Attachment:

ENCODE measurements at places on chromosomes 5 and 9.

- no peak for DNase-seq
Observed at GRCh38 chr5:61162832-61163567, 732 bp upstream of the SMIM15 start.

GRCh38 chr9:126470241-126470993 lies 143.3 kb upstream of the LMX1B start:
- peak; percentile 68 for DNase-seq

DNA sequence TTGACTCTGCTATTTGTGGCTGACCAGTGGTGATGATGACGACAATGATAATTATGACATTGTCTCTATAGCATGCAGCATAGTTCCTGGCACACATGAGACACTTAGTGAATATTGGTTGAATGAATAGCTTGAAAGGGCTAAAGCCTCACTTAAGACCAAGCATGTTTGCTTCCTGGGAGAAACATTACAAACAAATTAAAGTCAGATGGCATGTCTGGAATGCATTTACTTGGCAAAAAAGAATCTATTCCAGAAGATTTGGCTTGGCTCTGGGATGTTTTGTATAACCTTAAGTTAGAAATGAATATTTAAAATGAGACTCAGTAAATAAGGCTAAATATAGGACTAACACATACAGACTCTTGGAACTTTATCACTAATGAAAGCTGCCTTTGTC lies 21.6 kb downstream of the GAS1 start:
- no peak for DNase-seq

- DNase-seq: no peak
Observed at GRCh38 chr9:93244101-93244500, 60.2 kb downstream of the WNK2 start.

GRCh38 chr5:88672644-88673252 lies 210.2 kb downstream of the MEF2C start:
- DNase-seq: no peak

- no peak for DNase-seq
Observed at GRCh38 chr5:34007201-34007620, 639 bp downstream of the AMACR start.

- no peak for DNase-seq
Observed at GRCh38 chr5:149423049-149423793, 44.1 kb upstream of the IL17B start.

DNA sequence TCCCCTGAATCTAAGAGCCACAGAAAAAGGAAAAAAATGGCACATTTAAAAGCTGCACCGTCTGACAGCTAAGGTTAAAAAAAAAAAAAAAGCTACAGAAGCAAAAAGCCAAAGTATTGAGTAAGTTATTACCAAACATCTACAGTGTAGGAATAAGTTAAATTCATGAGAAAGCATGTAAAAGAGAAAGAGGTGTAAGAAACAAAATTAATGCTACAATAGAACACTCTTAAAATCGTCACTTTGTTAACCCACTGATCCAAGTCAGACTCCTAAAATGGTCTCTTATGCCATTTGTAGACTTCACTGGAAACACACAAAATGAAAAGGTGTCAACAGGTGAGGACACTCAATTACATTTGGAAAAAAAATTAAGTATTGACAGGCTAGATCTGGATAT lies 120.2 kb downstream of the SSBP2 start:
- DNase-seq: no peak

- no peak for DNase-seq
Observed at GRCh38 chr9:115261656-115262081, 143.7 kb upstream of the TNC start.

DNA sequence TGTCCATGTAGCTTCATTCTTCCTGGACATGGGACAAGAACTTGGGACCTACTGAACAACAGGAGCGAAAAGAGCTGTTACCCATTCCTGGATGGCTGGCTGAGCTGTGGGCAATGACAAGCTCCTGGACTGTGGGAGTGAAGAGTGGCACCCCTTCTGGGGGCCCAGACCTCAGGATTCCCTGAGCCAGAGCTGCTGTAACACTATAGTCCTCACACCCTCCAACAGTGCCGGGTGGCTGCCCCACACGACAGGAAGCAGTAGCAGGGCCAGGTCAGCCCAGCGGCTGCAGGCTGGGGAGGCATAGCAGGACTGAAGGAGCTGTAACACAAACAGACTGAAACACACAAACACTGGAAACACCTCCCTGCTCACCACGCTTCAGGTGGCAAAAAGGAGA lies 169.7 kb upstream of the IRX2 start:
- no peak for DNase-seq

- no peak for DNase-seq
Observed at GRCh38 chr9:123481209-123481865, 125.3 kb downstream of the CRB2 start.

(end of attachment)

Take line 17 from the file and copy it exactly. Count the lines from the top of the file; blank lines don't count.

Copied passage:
- DNase-seq: no peak